Last week, a federal court in New York affirmed the First Amendment right to criticize police using profane language. In the case, Barboza v. D’Agata, the federal court in the Southern District of New York addressed a case in which an individual received a speeding ticket in the town of Liberty, New York. He agreed to pay the ticket by mail, but first decided to make his feelings clear by crossing out the town’s name “Liberty” and writing “Tyranny” on the ticket, and then writing, in all capital letters, “FUCK YOUR SHITTY TOWN BITCHES.” He then sent in his payment with this special personalized message.
In response, a local prosecutor decided that the individual, Barboza, should be charged with “aggravated harassment.” The local judge rejected the payment by mail and ordered Barboza to appear in court. When Barboza came to court, the local prosecutor told a police officer to arrest Barboza and charge him with aggravated harassment. When the judge called Barboza, he reprimanded Barboza and told him he would be arrested. Barboza was arrested and charged with harassment, but eventually, the criminal charge was dismissed.
Barboza filed a federal civil rights lawsuit for this violation of his First Amendment rights. The court ultimately found that the local prosecutor had violated Barboza’s constitutional rights. For decades, the US Supreme Court has acknowledged that the First Amendment right to free speech includes the right to question and criticize police officers. The constitutional right to criticize police officers includes the right to use profanity.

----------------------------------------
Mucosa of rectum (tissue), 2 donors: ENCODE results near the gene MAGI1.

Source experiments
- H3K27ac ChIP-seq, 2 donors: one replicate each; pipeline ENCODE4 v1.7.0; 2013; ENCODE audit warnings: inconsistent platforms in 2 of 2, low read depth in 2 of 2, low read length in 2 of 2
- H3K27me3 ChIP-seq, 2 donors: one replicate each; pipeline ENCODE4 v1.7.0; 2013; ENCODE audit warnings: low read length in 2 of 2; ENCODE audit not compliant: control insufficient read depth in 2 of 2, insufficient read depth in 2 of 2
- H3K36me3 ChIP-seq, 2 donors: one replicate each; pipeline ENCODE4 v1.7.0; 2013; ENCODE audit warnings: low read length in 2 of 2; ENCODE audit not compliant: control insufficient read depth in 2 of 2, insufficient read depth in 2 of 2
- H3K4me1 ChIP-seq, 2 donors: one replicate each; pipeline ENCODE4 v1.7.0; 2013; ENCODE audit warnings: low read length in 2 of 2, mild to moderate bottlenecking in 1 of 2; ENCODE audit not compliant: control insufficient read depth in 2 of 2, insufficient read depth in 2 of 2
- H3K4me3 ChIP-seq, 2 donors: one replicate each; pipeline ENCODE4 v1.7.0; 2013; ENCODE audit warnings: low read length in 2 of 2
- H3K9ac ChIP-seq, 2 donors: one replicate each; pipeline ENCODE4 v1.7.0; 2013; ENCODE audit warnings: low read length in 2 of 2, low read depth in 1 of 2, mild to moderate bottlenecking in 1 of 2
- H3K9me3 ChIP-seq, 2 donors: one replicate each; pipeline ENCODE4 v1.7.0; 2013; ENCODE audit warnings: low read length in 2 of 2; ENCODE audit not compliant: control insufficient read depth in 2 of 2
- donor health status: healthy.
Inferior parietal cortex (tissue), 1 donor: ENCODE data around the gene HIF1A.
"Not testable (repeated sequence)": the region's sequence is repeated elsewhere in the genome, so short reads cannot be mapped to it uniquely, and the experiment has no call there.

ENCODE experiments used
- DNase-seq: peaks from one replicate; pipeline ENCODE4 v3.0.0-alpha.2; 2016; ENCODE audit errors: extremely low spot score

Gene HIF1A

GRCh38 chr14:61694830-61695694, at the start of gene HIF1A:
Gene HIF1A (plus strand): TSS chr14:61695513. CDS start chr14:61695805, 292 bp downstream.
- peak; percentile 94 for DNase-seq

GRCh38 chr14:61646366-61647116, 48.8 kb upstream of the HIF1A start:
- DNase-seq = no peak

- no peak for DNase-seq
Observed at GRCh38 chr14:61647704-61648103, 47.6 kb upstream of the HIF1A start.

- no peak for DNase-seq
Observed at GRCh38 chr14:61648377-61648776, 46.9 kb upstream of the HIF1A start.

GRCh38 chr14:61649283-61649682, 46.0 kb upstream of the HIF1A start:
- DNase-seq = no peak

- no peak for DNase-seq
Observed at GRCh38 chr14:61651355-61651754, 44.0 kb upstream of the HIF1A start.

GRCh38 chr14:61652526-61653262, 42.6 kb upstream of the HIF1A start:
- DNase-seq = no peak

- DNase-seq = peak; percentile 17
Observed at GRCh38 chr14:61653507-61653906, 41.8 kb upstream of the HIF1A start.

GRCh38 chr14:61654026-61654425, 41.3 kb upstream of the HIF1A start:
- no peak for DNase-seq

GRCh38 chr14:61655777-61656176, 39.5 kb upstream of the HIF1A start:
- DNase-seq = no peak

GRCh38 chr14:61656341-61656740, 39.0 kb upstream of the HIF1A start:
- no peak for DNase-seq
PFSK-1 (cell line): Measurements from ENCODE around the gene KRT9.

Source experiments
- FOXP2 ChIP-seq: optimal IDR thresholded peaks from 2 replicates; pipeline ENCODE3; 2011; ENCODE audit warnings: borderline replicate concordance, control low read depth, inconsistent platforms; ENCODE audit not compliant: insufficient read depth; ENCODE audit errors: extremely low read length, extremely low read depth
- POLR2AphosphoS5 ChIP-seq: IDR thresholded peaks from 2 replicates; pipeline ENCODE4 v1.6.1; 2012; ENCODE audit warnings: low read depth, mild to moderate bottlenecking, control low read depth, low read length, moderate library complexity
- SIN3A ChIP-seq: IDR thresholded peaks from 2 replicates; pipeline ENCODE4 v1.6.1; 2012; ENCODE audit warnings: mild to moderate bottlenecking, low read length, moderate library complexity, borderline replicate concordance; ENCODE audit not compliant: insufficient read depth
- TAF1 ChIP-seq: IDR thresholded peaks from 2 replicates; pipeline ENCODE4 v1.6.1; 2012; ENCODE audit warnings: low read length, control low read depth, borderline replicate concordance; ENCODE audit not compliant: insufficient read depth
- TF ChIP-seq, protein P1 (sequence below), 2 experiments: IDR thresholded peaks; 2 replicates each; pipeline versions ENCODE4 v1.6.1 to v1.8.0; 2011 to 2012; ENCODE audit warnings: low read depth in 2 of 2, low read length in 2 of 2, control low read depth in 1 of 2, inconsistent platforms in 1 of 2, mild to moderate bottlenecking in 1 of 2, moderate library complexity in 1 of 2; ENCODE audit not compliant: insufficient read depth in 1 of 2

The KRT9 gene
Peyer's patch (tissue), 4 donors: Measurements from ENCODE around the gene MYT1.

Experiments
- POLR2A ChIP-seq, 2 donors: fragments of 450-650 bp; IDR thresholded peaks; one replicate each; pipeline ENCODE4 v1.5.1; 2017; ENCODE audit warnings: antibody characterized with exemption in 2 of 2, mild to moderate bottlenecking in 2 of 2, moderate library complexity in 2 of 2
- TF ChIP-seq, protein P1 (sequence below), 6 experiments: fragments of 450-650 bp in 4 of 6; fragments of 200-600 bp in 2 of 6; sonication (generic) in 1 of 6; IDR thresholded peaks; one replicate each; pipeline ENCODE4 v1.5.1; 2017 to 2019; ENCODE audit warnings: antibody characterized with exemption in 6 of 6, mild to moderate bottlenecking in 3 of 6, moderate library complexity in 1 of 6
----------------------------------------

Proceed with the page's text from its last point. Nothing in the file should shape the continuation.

Moreover, the court found that this was not the first time local police had arrested citizens for “vulgar language.” Even more troubling, the police received no training on the First Amendment:
“From 2000 to the date of plaintiff’s arrest the village did not provide training to its officers concerning Section 240.30(1) or on the First Amendment limitations of arrests for speech or written expression. Similarly, neither the Village of Liberty Police Department general rules of conduct nor the Liberty Police Department rules and regulations and manual of procedure contain guidelines about arresting people under 240.30 or for abusive expression. The village has no requirement to insure its officers are trained on the First Amendment. The village seemed to rely in this respect on the Police Academy training that officers are required to obtain before being hired, but takes no steps to freshen its officers’ understanding as the law develops. The village police department does not maintain hard copies or an electronic database of caselaw when making arrests. They rely on the black letter law found in the penal code.”
The court ultimately decided to allow Barboza’s case to go to trial to determine whether the police department’s failure to train officers on the First Amendment constituted an additional violation of his constitutional rights.